Standing in the card aisle at Target I can feel my heart softening as I search for an anniversary card for my husband. Monday will be 35 years for us, and though I favor the sarcastic, this time I can’t help reaching for the sap. It seems right to make him go “hummm” when he reads it. The first one I open brings tears to my eyes and into the cart it goes. The Skipper will surely think I’ve lost my last mind.
Thirty-five years. My parents had been married that long before I even noticed their years. They simply were, as sure as my father’s morning whistle and my mother’s caramel cake. Married myself by then, I likely was only then realizing how much work it would take for my husband and me to reach 35. (My parents made almost 61 years together look easy.)
I’m the youngest of three, and a few months before our wedding my father, a bonafide Eeyore in those years, told me the odds were that one of the three of us would end up divorced. I know he only wanted me to be realistic, yet it seems he could have given me some tips on how to make a happy marriage. Maybe it was blind luck or sheer tenacity at proving him wrong, but my siblings and I have all managed to escape the odds. (So far.)
Nineteen-eighty-one. The year Princess Diana folded herself into a dress with a 25-foot train and married a man who didn’t love her. Rick and I were two newshounds in the middle of an inner-office romance who married a year almost to the day after we’d met. Risky, that, I think now, but what did we know?
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We’ve kept an anniversary album all these years, taking photographs of ourselves on Oct. 10 from 1982 until now. A gift from my mother’s cousin, the dimestore album helped us establish a ritual that has proven important to both of us as we weather the mercurial winds of marriage. Even when we weren’t getting along, we (almost) always put our grievances aside long enough to snap the picture.
It’s the backstory of the images that I love. The first year, wearing our rehearsal dinner clothes, we set up the tripod in the front yard of our new house. My husband’s father the day before had surgery to remove a brain tumor, and it shows on our faces, but the Georgia gnats swarming around our mouths do not. I’m too thin (when was I ever that?) and my young husband holds me as if I might run away at any minute. (Living far from family, I thought about it a time or two that first year.)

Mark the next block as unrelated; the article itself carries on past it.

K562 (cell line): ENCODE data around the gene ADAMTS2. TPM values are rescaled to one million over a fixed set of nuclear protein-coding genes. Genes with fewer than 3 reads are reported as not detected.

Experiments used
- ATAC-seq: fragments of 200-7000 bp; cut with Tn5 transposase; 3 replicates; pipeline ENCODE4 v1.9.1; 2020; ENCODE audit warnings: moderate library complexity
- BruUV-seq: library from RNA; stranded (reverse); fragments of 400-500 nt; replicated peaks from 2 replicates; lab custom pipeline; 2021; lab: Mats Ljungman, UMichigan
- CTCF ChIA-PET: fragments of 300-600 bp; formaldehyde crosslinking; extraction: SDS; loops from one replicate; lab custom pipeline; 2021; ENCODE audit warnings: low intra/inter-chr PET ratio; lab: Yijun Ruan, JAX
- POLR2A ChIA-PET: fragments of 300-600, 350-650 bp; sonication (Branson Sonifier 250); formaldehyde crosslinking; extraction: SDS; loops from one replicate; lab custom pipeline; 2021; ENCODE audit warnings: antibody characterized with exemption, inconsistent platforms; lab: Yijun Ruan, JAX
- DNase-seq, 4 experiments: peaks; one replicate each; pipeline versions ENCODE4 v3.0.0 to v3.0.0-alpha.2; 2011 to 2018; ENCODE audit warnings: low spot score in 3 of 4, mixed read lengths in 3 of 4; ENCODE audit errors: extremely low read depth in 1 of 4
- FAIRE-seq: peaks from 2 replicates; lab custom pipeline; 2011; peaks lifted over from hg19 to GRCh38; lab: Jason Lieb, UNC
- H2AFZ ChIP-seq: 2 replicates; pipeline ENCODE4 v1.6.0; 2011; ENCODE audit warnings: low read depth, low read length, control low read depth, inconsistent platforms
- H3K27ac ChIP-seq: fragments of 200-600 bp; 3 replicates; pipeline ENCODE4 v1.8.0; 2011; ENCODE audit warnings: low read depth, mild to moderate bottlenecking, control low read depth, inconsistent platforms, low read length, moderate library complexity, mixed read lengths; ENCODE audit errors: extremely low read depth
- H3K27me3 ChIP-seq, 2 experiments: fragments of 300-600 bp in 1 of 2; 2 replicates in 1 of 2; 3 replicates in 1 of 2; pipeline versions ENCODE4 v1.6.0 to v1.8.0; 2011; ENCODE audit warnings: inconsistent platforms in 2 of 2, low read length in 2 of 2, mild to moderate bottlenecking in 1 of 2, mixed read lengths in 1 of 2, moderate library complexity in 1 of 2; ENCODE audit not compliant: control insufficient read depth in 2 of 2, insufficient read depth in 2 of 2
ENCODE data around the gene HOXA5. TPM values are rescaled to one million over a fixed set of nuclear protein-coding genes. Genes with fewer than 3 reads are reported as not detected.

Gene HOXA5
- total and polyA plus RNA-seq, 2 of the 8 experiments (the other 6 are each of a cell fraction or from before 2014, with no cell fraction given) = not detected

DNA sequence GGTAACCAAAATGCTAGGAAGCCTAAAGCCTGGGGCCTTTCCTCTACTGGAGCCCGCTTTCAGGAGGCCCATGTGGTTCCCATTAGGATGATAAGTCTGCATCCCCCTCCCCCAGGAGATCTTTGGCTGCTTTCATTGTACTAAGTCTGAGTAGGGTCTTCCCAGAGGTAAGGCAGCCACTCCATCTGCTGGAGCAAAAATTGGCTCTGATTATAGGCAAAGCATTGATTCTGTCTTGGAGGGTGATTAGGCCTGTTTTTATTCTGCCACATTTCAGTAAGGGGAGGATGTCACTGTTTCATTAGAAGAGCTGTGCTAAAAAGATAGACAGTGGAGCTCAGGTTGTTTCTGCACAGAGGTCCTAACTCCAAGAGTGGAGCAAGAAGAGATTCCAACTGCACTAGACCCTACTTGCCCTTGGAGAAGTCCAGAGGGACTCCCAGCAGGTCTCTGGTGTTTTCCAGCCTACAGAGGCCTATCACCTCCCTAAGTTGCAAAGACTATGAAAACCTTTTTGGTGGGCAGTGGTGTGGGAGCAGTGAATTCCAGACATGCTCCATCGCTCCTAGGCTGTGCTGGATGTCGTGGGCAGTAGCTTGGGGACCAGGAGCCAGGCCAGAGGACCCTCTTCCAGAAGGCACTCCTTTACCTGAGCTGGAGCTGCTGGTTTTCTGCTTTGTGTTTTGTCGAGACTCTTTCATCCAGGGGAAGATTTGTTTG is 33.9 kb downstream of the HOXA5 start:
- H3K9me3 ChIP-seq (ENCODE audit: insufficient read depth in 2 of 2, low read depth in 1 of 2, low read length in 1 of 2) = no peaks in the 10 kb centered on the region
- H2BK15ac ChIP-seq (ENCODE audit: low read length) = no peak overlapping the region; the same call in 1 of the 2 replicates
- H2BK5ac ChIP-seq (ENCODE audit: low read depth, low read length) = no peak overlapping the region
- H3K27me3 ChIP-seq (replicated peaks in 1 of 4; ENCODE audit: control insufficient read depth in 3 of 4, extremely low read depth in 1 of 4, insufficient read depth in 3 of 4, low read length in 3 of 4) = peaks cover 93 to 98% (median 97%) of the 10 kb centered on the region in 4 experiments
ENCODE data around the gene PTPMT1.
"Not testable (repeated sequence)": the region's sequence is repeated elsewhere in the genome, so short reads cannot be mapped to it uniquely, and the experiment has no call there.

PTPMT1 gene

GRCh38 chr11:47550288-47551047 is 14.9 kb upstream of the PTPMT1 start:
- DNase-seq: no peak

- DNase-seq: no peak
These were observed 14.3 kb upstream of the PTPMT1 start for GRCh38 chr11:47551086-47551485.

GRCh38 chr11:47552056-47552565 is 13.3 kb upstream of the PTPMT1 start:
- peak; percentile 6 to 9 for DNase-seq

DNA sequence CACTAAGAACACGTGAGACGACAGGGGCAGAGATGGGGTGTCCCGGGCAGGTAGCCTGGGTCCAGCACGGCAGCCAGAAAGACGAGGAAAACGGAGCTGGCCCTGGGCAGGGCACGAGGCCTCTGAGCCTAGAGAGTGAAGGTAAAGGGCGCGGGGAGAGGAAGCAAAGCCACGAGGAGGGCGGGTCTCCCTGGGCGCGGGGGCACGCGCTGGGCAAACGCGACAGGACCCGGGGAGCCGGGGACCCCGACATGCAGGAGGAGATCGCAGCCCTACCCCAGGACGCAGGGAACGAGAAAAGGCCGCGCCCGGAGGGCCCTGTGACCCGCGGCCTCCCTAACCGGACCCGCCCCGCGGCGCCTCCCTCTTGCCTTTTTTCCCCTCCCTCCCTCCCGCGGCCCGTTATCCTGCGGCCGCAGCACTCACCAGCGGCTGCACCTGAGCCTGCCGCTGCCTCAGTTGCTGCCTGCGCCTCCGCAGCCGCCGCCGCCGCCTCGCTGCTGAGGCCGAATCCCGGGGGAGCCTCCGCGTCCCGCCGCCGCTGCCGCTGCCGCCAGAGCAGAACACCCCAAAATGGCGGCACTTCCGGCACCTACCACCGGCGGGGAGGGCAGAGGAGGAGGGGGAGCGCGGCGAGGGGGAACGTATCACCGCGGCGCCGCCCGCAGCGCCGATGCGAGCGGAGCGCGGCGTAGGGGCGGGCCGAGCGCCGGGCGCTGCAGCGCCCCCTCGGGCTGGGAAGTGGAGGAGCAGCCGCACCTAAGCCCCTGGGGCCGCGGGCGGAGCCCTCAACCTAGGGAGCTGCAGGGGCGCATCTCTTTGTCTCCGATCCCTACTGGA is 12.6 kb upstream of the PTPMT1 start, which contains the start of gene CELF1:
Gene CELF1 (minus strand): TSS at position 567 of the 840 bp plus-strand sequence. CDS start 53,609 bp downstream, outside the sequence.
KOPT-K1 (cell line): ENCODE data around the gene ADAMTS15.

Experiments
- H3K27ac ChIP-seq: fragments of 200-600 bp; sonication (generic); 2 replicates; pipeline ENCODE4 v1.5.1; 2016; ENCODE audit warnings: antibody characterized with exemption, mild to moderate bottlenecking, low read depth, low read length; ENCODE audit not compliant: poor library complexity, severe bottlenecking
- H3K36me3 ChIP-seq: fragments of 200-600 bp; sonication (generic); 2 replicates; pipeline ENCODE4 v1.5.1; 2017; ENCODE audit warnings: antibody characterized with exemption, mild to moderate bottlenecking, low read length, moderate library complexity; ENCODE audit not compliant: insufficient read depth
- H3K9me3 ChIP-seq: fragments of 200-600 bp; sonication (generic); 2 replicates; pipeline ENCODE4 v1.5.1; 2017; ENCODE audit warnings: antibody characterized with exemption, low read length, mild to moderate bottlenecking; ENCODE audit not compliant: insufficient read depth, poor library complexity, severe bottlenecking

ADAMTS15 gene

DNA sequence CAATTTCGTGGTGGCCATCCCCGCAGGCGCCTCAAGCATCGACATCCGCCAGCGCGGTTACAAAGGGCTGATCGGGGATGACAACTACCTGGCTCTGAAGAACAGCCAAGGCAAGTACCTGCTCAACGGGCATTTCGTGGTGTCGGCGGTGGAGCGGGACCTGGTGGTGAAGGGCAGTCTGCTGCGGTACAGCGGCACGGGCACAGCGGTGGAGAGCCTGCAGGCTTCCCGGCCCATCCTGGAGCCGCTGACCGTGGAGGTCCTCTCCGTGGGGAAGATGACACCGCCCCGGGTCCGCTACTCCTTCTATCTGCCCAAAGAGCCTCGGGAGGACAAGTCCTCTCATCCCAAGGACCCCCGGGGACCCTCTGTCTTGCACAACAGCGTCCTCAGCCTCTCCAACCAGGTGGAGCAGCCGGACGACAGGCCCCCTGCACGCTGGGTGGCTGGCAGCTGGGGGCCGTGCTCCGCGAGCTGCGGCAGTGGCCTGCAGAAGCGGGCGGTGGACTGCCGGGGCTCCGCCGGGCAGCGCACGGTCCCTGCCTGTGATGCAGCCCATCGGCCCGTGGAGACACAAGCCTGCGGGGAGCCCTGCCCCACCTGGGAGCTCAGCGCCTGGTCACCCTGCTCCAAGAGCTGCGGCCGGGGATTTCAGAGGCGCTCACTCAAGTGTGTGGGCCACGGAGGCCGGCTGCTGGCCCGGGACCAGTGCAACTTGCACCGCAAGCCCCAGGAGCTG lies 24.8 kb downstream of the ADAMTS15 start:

“A two-day stomach bug to celebrate,” reads the narration in my handwriting.
Looking at that first picture I want to step into it and meet that young couple again, the ones who on a rainy winter night, sat on the sofa devouring a frozen chocolate pie the young husband found in the back of a convenience store freezer because his pregnant wife had a craving. Are we still those people? Some days, perhaps.
The photographs reveal a narrative as changing as my hair styles and themed sweaters: moves, loss, laughter, kids – as we drafted neighbors, bellhops, moving van drivers and eventually our children to capture each year in living color. Snapshots of mountain sunsets and early mornings in our kitchen in our pajamas – our smiles for the camera mostly happy. As the years pass, I begin to favor my mother and Rick his dad, and a wee bit of wisdom shows in our faces, as do the gray hair and extra pounds.
Happy. It seemed so easy to define as we stood in our trousseau clothes swatting the gnats away. It was called The Future, and it was shimmering, its proof yet to be captured in the images of this album.
The life we saw ahead of us in 1982 has been – if not always happy – enriching, challenging, changing, and on its best days, just a bit sappy. And I’m grateful this year, in particular, for the many pictures we’ve yet to take. May the smiles be happy, the future shimmering still.
Susan Byrum Rountree is a Raleigh writer. She can be reached at firstname.lastname@example.org.